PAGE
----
Heading to Japan
Fatoumata Diallo ’19 earns opportunity to explore teaching, culture
Fatoumata Diallo ’19 has been selected as an assistant language teacher for the Japan Exchange and Teaching (JET) Program. The highly competitive employment opportunity allows young professionals to live and work in cities, towns and villages throughout Japan.
For Diallo, who has been studying Japanese since high school, the award is the perfect way to deepen her long-held interest in the country and to indulge her passion for teaching and her desire to learn about people and other cultures.
Assistant language teachers work in public and private schools, boards of education and government offices throughout Japan. Although she is awaiting her specific location and assignment, in general her duties will include helping lead Japanese teachers in foreign language classes, preparation of class materials and participating in local international exchange activities.
“The JET program is an opportunity for me to use my educational grounding and experiences teaching to help others access the opportunities that come with acquiring English language skills that expand borders,” said Diallo, who is an anthropology major. “It will also give me a chance to learn from the students and teachers I work with there while engaging with a very different culture and language.”
Diallo, a native of the Bronx, N.Y., is a first-generation American born to parents from Mali and the Ivory Coast in West Africa. She first began studying Japanese when she was in high school participating in a college readiness program that provided an opportunity for her to travel to Japan. At Wheaton she interned for three months in Japan at the Consulate of The Republic of The Gambia in Nagoya in summer 2018 as a Davis Fellow, leading the consulate’s online presence and serving as a Japanese-to-English translator, among other duties.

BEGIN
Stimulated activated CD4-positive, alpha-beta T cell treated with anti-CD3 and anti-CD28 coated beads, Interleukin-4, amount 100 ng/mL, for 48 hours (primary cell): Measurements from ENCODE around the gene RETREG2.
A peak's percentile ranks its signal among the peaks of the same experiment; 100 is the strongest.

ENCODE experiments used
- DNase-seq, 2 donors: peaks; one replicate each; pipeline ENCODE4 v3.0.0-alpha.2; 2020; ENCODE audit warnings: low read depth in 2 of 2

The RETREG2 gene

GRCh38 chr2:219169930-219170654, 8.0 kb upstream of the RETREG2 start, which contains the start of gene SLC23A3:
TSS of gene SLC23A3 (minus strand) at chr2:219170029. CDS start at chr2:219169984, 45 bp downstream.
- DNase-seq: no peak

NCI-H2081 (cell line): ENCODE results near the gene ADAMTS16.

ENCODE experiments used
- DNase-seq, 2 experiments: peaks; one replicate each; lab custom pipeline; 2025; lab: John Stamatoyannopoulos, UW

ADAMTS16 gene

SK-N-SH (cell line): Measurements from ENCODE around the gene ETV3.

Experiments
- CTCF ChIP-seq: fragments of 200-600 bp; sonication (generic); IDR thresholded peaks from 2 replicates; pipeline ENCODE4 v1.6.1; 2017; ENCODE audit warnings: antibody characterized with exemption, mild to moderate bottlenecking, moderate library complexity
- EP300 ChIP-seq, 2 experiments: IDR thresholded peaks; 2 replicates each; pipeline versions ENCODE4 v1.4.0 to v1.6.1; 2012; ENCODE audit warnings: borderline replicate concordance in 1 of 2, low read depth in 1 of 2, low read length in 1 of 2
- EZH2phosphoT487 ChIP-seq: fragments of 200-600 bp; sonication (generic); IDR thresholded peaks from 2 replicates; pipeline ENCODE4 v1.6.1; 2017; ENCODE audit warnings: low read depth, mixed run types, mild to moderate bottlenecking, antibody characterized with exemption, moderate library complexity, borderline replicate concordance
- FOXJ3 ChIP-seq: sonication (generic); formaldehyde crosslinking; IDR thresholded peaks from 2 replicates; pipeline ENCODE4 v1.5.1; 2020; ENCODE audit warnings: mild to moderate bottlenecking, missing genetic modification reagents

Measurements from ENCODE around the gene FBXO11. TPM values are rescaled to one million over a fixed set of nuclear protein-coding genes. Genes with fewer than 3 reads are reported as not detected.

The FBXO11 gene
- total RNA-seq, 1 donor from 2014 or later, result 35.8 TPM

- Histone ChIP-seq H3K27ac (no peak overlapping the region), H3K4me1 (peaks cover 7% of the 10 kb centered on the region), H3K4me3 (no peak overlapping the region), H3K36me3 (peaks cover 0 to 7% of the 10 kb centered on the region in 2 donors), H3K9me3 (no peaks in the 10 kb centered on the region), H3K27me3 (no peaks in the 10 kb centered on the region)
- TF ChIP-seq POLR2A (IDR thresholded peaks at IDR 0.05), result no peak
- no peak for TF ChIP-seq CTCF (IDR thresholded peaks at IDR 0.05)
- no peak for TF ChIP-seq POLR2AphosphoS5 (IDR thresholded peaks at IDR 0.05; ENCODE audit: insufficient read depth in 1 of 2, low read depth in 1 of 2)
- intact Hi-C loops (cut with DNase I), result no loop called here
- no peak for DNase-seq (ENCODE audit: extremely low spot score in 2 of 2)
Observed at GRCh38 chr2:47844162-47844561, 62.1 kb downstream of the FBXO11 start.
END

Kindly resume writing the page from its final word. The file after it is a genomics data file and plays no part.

“Japan’s advanced education allows people, especially students, access to many opportunities to be connected with each other as well as the world. I want to be a part of the mission of unification,” said Diallo, who has a personal mission of trying to improve the American education system so that it has an equal impact for all students.
“JET is one of the many doors I will go through in my goal of trying to close the education gap and reform any historical inequalities,” said Diallo, who is a student assistant for the Wheaton Center for Collaborative Teaching and Learning.
Her Wheaton courses, internships and extracurricular activities have prepared her well for the challenge.
She interned for two summers in 2016 and 2017 with the Breakthrough Collaborative in Boston and New York City, which works to provide equitable access to higher education for students and prepares teaching fellows to work in the education field. This is where she said she experienced firsthand the impact that teachers can have on youths. She also figured out that she wants to be the person who helps teachers succeed in supporting their students.
Through the JET experience “I wanted to explore and examine how top nations like Japan run their education system and how their educators are supported, in the hopes of bringing best practices back to America,” she said.
Diallo is co-captain of the Stomping Out Loud Everytime (S.O.L.E.) step team; senior advisor for the theme residence for women of color, Renaissance House; and a teaching assistant for “Introduction to Anthropology.” She also is the co-founder of the Queer and Trans People Of Color club and was a preceptor her sophomore year.
She points to her experience as a Posse Scholar as being a big part of her success, including having Associate Professor of Hispanic Studies Montserrat Pérez-Toribio as a Posse mentor.
“The Posse connection over the years has helped expand my support system,” Diallo said. “Outside of my Posse, the impactful family I created with the members of S.O.L.E. and Reni [Renaissance House], along with the other affinity groups on campus were always challenging me to teach as well as learn. The people I surrounded myself with believed in me and had such high expectations of me that helped me push to reach my goal.”
She looks forward to fostering new connections in Japan.
“I really want to explore Japan and not only have connections with my students but also with the people that I will be having daily interactions with,” she said. “I want to volunteer in a nearby community center and help tutor kids and start a club where I can teach my students as well as other people in the community to express themselves through arts.
“Being a JET teaching fellow will give me a new perspective to learn from as an educator. In turn, I want to use my own unique skills and background to help Japanese students access the English language, and in doing so, contribute to a multicultural dialogue that is beneficial to us all.”